Advise and Consent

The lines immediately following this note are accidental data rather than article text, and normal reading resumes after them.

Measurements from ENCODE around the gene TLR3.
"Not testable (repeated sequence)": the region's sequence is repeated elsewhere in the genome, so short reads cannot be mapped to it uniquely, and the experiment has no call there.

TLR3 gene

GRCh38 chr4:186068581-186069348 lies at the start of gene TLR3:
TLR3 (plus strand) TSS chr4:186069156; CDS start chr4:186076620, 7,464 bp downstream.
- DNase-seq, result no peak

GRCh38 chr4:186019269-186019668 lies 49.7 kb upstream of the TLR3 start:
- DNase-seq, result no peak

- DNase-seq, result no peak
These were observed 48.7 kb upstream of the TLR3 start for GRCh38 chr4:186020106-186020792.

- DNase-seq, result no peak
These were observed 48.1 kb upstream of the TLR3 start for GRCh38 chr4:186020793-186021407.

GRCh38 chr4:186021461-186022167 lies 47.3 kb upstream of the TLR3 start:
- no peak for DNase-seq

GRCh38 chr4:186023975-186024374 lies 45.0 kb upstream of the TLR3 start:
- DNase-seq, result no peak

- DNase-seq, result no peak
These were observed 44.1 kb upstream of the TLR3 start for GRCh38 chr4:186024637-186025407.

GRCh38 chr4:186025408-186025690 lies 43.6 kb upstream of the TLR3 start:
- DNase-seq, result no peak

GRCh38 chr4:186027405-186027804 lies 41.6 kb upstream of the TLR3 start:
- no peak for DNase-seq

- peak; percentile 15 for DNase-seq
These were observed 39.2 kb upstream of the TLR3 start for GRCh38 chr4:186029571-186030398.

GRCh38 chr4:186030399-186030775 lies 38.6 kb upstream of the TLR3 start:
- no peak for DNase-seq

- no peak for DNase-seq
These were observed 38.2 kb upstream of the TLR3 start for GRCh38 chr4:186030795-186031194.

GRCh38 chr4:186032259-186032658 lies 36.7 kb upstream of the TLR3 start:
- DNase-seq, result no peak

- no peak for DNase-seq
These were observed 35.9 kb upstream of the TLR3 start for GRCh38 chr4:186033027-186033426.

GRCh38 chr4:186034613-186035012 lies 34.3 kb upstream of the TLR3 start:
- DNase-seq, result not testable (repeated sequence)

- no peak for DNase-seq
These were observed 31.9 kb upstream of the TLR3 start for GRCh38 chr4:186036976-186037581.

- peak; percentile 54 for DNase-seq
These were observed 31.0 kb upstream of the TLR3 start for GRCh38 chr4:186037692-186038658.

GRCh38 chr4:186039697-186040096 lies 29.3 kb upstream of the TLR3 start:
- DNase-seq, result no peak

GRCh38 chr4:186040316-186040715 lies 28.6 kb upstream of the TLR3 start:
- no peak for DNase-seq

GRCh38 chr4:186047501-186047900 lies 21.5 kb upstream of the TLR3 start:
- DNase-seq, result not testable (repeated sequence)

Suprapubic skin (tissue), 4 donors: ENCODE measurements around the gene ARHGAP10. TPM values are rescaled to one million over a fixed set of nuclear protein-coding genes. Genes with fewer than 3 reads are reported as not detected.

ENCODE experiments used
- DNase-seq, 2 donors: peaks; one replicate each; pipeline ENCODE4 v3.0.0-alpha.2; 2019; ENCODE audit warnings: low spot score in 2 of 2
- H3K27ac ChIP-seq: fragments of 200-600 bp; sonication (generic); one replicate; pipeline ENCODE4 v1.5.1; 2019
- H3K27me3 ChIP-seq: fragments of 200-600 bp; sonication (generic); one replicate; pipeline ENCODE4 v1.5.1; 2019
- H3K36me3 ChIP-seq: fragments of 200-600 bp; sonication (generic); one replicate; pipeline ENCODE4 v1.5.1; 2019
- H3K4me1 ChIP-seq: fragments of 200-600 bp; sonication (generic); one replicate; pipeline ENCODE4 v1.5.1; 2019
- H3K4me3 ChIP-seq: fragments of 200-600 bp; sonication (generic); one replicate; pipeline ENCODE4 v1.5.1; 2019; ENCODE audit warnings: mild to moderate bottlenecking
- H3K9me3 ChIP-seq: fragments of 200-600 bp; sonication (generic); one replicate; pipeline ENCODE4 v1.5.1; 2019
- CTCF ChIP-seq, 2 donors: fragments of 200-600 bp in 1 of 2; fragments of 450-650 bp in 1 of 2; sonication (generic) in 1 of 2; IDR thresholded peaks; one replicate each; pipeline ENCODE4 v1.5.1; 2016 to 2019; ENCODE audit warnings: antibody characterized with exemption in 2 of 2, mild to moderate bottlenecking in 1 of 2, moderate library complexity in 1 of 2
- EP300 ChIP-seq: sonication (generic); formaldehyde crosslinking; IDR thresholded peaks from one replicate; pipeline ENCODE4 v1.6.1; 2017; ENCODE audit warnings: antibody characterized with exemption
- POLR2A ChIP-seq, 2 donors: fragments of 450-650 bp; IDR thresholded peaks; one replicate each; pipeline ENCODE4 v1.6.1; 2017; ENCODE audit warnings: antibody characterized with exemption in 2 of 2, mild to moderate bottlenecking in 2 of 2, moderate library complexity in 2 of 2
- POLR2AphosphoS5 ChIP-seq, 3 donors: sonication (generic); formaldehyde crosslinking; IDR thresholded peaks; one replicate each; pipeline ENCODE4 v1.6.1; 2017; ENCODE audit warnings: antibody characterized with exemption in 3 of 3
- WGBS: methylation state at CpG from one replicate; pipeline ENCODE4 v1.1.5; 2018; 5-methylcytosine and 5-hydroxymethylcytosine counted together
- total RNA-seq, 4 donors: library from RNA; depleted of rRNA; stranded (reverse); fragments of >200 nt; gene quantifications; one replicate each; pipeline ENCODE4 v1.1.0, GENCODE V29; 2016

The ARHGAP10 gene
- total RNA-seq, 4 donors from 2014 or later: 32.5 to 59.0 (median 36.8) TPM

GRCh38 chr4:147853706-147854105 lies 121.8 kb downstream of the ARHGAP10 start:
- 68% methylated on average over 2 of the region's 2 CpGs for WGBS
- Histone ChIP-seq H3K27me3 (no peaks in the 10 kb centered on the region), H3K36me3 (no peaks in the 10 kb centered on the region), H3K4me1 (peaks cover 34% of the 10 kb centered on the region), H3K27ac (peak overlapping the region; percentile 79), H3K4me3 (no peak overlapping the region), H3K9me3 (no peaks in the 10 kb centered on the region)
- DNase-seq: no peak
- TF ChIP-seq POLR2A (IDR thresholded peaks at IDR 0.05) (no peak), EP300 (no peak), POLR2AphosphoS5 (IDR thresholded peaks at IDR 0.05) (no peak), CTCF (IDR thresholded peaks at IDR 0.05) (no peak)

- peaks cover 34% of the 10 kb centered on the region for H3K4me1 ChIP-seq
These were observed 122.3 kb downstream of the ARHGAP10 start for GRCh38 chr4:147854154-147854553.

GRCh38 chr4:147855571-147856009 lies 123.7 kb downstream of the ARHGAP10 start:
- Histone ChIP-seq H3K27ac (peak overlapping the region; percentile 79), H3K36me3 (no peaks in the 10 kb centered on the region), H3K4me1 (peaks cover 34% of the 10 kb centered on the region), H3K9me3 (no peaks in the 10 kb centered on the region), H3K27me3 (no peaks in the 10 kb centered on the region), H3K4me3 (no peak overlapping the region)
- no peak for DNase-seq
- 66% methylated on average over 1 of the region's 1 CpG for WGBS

A riveting political thriller, Advise and Consent is also proof positive that nothing changes. This decades-old drama of Beltway intrigue reads like a contemporary playbook for political maneuvering. When an ailing president (Franchot Tone) nominates a controversial figure (Henry Fonda) to be secretary of state, the confirmation hearing becomes a blind covering cabals of conniving senators bent on achieving self-serving ends. The two camps are led by Majority Leader Bob Munson (Walter Pidgeon), a glib gladhander lining up the liberals, and Sen. Seabright Cooley (Charles Laughton), a smarmy Dixiecrat agitating for the conservative ranks. From the glitzy estates of Washington power brokers to grimy gay bars in Greenwich Village, the subterfuge and scandal never lose hold. Preminger's screenplay retains the smart precision of Allen Drury's novel, in which the language of innuendo is as lethal as a Luger. Compellingly caustic, Advise and Consent ends with a simple lesson: “This is a Washington, D.C., kind of lie. It's when the other person knows you're lying and also knows you know he knows.”

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